Living Abroad in Nicaragua
Welcome to Nicaragua
© Randall Wood and Joshua Berman, from Moon Living Abroad in Nicaragua. Used by permission of the author(s) and Avalon Travel. All rights reserved. For more info please visit Moon's website, Moon.com, and GotoNicaragua.com, a site created by Wood and Berman for fellow Nicaphiles to come together, plan their trips, and ask questions.
Forget everything you thought you knew about Nicaragua. As this nation’s turbulent history fades even farther into the past, the unique, offbeat allure of Central America’s largest and least-visited nation has caught the world’s attention once again — this time for more appealing, positive reasons than the specter of civil conflict. Nicaragua is a place where, even in the 21st century, time clicks by a bit more slowly than you may be used to; where the sun is warm, the breeze blows year-round, and where the basic things in life — like family, friends, and time to sit out under clear, starry skies — are more important than normal North American concerns like office politics, mortgage payments, and credit card bills.
Nicaragua is an illumined land of sandy shores, cloudy
forests, volcanic peaks, and a vibrant people who take life one day at a time. Nicas (as they call themselves) enjoy each other’s company in a way the “developed” world seems to have forgotten, and if you find their enthusiasm contagious, you are not alone. Recently, while seated among an eclectic gathering of Nicaraguan artists, Dutch hikers, British language instructors, and Colombian
agronomists, an American friend remarked, “ Nicaragua has such an incredible ability to bring people together.” Twenty-five years ago, such a group probably would have been gathered in this Matagalpa restaurant in solidarity with the revolutionary
government; today, their reasons are infinitely more personal
as they pursue dreams as different as the paths that led them here. Yet, these extranjeros (foreigners) have one thing in
common: They have discovered that living in Nicaragua is safer than it is in most American or European cities — that it is exceedingly
affordable, constantly inspiring, and an adventure unto itself.
Whether you discover Nicaragua in the context of a semester
program, building brigade, or community service trip; as a
researcher, economist, or entrepreneur; whether you come to work, explore, set down roots, or retire, Nicaragua has something to offer you. This country’s astonishing beauty begins with its broad diversity in geography and ecology — volcanoes, mangrove swamps, rich agricultural fields, and Caribbean pine forests — and continues with its charismatic architecture; from rustic,
red-tiled villages and stately colonial-era towns to parks, plazas, and cathedrals that will keep you reaching for your camera. Most important are the six million Nicaraguans themselves, a rousing and vivacious people who have lived through difficult times and, despite past and current differences (including an enormous gulf between rich and poor), are fiercely proud of their common Nicaraguan heritage.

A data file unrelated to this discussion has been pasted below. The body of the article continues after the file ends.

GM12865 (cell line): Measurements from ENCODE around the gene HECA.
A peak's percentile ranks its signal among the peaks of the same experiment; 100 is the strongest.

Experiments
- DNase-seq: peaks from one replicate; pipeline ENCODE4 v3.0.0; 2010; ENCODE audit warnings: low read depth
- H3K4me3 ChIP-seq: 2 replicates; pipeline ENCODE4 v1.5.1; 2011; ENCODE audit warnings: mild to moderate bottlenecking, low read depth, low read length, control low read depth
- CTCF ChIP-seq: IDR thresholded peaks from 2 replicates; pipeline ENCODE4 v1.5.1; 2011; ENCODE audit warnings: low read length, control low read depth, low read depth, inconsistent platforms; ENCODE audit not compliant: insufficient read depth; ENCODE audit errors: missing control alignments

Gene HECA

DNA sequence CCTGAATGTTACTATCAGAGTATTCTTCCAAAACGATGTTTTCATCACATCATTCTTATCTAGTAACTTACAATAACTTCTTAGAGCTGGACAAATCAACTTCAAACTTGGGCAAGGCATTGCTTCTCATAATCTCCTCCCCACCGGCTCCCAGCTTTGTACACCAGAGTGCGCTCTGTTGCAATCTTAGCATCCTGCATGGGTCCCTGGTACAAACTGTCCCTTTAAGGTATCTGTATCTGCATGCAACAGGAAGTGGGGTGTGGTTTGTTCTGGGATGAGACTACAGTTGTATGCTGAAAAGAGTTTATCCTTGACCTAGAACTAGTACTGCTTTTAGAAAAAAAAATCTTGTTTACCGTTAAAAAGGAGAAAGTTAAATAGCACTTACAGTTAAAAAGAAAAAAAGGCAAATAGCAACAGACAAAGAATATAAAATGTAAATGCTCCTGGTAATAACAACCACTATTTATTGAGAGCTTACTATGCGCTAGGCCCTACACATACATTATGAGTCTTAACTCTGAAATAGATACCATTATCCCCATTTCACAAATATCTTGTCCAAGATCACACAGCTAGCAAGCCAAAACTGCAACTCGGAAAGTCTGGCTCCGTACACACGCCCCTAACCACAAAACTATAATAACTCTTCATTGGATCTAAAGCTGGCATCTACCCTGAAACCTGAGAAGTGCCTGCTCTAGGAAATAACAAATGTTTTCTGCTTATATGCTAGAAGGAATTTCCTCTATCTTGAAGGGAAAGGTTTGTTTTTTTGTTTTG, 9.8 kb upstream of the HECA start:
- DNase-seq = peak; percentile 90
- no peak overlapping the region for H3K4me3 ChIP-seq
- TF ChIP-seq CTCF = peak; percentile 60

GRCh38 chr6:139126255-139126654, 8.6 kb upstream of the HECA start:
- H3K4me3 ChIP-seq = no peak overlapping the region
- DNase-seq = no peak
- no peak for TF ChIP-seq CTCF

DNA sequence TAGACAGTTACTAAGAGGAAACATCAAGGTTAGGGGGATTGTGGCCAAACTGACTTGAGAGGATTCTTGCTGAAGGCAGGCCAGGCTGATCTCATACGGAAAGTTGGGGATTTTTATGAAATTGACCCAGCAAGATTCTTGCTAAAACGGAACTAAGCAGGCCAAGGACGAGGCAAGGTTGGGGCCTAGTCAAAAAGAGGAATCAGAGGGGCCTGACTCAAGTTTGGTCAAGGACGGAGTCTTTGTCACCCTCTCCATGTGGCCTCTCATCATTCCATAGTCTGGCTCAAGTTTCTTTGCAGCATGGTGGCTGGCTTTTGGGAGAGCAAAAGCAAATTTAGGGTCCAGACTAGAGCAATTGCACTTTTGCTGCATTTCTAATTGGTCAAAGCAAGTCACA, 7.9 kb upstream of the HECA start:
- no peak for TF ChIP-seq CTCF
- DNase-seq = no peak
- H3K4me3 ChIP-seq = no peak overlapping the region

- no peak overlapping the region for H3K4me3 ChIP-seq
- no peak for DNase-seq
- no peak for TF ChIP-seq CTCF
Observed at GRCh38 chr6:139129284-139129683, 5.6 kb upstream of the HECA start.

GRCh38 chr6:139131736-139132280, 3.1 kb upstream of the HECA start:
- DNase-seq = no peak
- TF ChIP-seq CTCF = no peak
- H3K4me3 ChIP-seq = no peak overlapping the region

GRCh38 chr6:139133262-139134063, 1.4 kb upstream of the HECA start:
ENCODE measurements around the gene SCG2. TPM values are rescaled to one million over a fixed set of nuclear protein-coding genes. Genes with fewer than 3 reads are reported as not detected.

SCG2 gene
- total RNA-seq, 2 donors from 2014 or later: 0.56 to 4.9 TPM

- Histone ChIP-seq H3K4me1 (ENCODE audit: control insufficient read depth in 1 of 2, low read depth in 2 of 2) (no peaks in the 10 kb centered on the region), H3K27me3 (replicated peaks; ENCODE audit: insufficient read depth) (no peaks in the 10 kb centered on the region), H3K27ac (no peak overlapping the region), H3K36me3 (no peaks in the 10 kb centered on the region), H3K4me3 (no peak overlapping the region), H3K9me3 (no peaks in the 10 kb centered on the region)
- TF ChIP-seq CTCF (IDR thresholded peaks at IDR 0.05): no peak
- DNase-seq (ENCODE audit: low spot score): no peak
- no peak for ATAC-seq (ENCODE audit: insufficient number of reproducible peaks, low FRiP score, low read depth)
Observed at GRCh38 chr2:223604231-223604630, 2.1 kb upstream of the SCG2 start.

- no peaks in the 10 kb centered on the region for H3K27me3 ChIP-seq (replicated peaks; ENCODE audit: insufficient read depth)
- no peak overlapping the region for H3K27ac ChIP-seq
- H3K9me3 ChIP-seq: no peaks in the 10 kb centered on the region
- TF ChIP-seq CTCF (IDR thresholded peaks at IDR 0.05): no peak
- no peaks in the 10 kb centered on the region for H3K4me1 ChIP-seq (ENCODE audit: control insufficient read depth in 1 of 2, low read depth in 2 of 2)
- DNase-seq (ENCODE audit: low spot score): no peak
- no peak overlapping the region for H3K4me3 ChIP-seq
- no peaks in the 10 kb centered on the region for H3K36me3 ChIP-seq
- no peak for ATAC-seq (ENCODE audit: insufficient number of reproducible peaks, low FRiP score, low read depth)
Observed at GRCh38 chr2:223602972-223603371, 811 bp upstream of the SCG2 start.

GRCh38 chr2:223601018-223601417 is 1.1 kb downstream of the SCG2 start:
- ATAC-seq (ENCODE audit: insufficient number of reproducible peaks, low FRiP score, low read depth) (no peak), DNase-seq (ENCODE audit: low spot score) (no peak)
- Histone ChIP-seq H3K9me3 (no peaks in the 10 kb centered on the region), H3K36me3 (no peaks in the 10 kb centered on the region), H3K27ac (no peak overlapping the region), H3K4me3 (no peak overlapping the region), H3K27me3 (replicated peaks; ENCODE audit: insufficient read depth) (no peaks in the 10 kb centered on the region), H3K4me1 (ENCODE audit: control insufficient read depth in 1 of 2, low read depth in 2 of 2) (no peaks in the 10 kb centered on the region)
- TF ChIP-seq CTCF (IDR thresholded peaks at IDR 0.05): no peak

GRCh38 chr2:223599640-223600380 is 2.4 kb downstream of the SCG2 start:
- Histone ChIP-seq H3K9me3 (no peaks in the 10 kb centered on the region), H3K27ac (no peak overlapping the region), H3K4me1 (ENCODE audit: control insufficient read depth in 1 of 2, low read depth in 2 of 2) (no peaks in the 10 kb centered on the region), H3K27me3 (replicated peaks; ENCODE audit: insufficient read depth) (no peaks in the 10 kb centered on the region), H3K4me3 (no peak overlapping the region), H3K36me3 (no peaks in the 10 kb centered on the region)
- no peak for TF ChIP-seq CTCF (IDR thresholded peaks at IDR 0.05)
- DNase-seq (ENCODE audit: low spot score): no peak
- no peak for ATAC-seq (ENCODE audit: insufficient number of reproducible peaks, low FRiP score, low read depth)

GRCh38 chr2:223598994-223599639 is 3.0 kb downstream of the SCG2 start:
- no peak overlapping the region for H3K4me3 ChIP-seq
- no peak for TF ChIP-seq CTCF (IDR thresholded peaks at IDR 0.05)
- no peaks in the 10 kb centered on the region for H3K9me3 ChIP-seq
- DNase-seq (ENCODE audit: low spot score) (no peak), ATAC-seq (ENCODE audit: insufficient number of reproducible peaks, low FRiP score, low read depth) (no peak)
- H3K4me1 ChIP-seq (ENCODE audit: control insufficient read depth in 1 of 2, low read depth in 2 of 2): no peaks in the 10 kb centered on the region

Foreigners who make even the slightest effort to communicate will find most Nicas to be fun-loving and eager hosts — quick with a smile, a joke, and a hot cup of coffee. They love to laugh, to give each other nicknames (you’ll get yours, too; just wait), and to argue about sports and politics. Many Nicaraguans have family overseas, particularly in Miami, Houston, and Los Angeles, and have a more well-informed opinion of the United States than you may expect. And though they are aware of — and
sometimes aspire to — some aspects of North American culture, most
Nicaraguans have not forgotten what is important in life: that you work in order to live and not the other way around, that children and the elderly are to be nurtured and kept close, not dropped off in day-care centers and put into old folks’ homes, and that who you are and how you behave is more important than what you own or where you work. Above all, Nicaraguans’ intense
history has taught them that life is short and should be lived fully, among family and friends.
We have both experienced this sentiment in personal ways; Nicaragua has changed us. Never mind the adventures, the great stories, and the albums of brightly colored photographs; seeing the world through another culture that has suffered mightily but retains the resilience, the strength of spirit, and the proud sense of self to build and grow is a life-changing experience. We both admire the Nicaraguan people and the way they see the world. After a couple of years in Nicaragua, life “back home” seemed immeasurably altered — things that were once important to us were no longer a priority, and other things we thought little of became more important.
We encourage you to pack the essentials for your journey: patience, a sense of humor, an unhurried spirit, and the willingness to experience things that are new to you. We encourage you to keep an open mind, live with curiosity and compassion, and be willing to accept what you cannot change. Whether you make Nicaragua your next home or not, you will return with far more than you left with, and probably will look at the world differently as a consequence.
We both balance lives spent sometimes in Nicaragua and sometimes elsewhere, but we never fail to return to Nicaragua with a sense of coming home. If this book does no more than share with you the pride and solidarity we feel with the Nicaraguan people, we have succeeded. But we hope to do much more. We hope this book will help you determine if this country is right for you. And if it is, it can give you the information you need to cut through the red tape, set up your life, and buy or rent a home or apartment that matches what you’re looking for.